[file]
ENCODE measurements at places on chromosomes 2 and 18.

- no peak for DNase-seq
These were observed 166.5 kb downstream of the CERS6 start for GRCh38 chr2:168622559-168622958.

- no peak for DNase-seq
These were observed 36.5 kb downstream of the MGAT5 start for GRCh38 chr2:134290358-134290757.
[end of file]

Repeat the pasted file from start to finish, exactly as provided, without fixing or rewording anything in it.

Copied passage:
ENCODE measurements at places on chromosomes 2 and 18.

- no peak for DNase-seq
These were observed 166.5 kb downstream of the CERS6 start for GRCh38 chr2:168622559-168622958.

- no peak for DNase-seq
These were observed 36.5 kb downstream of the MGAT5 start for GRCh38 chr2:134290358-134290757.